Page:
* The following anecdote of Mr. Clay at Ghent is worth repeating :

Being on a tour through the Netherlands, preparatory to the negotiation, Hon. Henry Goulbourn, one of the British Commissioners, procured and sent him a file of London papers, containing accounts of the Burning of Washington by the Britisk troops, with a courteous epistle, stating that he presumed Mr. C. would be happy to re ceive the latest news from America. Mr. Clay returned his thanks for the civility, and in further acknowledgomont enclosed to Mr. G. a later file of Paris papers, containing accounts of the defeat of Bir George Provost at Plattuburgh, and the utter destruction of the British flotilla in the fight off that place!

ON INTERNAL IMPROVEMENT.

IN THE HOUSE OF REPRESENTATIVES, March 13, 1818.

[The subject of Internal Improvement, and of the aid which ought to be afforded it by the Federal Government, began deeply to agitate the public mind, soon after the close of our last War with Great Britain. New York commenced her gigantic undertaking, (as it then truly seemed,) and called upon Congress for assistance. Other sections also presented claims, and urged them with earnestness and force A report in favor of appropriating the bonus paid for her charter by the United States Bank to this purpose, was made by a Select Committee. The general question being under discussion, Mr. Clay addressed the House as follows :]

I have been anxious to catch the eye of the Chairman for a few moments, to reply to some of the observations which have fallen from various gentlemen. I am aware that, in doing this, I risk the loss of what is of the utmost value—the kind favor of the House, wearied as its patience is by this prolonged debate. But when I feel what a deep interest the Union at large, and particularly that quarter of it whence I come, has in the decision of the present question, I cannot omit any opportunity of earnestly urging upon the House the propriety of retaining the important power which this question involves. It will be recollected, that if unfortunately there should be a majority both against the abstract proposition asserting the power, and against its practical execution, the power is gone for ever—the question is put at rest so long as the constitution remains as it is; and with respect to any amendment, in this particular, I confess I utterly despair. It will be borne in mind, that the bill which passed Congress on this subject, at the last session, was rejected by the late President of the United States; that at the commencement of the present session, the President communicated his clear opinion, after every effort to come to a different conclusion, that Congress does not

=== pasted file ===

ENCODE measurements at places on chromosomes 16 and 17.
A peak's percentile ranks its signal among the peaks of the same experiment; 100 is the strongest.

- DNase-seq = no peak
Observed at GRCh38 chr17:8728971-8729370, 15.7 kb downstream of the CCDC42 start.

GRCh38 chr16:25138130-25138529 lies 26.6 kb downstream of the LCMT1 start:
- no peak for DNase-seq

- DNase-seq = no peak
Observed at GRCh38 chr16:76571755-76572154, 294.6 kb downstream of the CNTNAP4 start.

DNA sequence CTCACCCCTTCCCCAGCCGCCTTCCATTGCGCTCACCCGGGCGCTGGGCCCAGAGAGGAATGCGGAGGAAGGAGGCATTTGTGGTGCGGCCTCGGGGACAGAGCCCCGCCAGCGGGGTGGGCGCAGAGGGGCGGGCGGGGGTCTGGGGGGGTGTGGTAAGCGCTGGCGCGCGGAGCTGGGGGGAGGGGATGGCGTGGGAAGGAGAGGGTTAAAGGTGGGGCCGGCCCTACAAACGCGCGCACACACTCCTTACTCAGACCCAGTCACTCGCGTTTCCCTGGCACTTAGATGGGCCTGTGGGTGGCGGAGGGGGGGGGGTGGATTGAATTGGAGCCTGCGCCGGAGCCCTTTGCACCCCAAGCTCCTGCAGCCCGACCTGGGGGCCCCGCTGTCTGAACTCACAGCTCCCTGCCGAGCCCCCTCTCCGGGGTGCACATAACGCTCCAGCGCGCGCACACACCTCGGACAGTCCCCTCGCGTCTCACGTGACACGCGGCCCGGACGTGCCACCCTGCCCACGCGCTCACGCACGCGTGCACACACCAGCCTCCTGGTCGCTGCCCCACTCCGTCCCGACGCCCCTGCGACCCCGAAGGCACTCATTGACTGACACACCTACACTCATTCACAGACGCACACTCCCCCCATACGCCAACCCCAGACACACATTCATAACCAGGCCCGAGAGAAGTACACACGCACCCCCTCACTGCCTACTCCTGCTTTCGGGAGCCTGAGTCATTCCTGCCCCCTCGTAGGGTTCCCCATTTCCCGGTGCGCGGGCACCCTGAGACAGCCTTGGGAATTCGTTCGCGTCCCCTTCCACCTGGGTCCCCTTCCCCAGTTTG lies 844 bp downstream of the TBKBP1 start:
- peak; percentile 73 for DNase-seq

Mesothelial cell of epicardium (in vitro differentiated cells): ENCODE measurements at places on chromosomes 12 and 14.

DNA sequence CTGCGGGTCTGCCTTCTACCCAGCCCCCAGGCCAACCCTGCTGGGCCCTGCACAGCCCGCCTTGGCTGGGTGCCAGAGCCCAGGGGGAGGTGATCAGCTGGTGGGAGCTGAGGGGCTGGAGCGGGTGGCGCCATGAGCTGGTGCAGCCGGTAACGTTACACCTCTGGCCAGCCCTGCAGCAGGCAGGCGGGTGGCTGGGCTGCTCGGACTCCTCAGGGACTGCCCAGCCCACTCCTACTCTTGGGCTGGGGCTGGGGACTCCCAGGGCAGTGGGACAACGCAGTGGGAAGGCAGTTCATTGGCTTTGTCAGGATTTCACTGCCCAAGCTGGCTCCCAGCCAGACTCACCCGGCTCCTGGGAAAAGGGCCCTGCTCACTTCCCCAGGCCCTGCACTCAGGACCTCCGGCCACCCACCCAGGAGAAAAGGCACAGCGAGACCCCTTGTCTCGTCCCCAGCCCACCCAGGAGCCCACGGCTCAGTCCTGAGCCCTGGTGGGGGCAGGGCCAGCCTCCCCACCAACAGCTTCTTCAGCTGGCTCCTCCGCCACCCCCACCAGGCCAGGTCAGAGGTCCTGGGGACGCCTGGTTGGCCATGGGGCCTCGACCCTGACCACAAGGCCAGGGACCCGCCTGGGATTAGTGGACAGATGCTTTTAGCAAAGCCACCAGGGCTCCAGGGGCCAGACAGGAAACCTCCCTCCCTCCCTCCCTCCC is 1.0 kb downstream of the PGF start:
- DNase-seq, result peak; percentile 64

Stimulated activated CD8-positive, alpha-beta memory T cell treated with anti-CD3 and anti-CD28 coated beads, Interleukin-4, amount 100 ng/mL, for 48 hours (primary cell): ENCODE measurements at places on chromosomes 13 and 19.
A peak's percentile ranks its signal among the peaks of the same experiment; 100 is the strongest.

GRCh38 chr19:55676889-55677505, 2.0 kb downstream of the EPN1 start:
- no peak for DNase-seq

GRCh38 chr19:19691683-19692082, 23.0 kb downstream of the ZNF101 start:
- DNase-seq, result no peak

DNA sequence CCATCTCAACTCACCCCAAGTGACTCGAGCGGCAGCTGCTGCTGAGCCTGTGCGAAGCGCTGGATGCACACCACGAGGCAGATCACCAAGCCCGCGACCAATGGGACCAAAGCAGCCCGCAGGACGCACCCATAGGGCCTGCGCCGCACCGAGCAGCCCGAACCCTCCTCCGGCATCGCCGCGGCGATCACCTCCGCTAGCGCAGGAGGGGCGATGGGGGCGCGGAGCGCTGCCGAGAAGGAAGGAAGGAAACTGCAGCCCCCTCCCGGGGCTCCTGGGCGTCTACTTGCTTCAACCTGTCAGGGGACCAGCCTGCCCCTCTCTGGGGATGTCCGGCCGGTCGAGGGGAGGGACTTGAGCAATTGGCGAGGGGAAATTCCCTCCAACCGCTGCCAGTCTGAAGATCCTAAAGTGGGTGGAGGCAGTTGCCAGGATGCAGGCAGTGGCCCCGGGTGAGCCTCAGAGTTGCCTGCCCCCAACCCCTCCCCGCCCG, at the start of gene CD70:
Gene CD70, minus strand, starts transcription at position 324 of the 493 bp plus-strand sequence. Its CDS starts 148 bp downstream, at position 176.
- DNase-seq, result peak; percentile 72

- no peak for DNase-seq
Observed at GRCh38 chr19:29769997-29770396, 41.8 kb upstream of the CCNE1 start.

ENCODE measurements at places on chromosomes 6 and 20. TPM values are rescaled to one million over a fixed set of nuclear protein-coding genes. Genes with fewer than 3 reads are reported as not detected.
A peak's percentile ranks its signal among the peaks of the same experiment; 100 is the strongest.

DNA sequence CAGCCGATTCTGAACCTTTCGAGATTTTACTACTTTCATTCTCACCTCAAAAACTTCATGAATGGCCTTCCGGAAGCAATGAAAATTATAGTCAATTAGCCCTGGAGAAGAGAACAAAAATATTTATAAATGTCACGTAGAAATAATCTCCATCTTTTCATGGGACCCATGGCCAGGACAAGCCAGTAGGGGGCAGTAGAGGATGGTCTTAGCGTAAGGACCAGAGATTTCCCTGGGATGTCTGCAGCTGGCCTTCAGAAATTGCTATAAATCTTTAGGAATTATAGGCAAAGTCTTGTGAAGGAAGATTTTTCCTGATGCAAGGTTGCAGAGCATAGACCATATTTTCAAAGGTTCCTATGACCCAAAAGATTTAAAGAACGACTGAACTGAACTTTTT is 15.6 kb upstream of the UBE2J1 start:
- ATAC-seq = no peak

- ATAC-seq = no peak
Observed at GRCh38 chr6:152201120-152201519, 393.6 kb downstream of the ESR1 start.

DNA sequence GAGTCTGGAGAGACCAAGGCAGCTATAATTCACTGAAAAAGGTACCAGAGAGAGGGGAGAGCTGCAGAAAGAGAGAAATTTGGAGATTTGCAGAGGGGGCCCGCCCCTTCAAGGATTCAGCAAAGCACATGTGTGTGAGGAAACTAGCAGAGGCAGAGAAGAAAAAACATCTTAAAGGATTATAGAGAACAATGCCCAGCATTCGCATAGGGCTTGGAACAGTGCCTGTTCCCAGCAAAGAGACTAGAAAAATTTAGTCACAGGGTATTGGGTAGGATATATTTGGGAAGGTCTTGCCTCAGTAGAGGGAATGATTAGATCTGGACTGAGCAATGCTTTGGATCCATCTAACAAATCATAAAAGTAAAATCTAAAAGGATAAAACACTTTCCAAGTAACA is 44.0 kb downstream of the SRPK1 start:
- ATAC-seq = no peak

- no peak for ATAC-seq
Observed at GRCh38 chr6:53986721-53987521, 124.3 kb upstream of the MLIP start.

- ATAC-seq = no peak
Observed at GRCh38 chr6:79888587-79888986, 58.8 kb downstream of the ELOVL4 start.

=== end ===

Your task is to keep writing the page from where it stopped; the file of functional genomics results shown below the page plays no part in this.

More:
possess

the
power

contended for, and called upon us to take up the subject in the shape of an amendment to the Con